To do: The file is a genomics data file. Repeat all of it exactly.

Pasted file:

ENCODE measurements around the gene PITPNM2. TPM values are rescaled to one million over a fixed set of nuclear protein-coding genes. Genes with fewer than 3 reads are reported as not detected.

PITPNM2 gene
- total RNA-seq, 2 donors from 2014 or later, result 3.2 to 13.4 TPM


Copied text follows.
ENCODE measurements around the gene PITPNM2. TPM values are rescaled to one million over a fixed set of nuclear protein-coding genes. Genes with fewer than 3 reads are reported as not detected.

PITPNM2 gene
- total RNA-seq, 2 donors from 2014 or later, result 3.2 to 13.4 TPM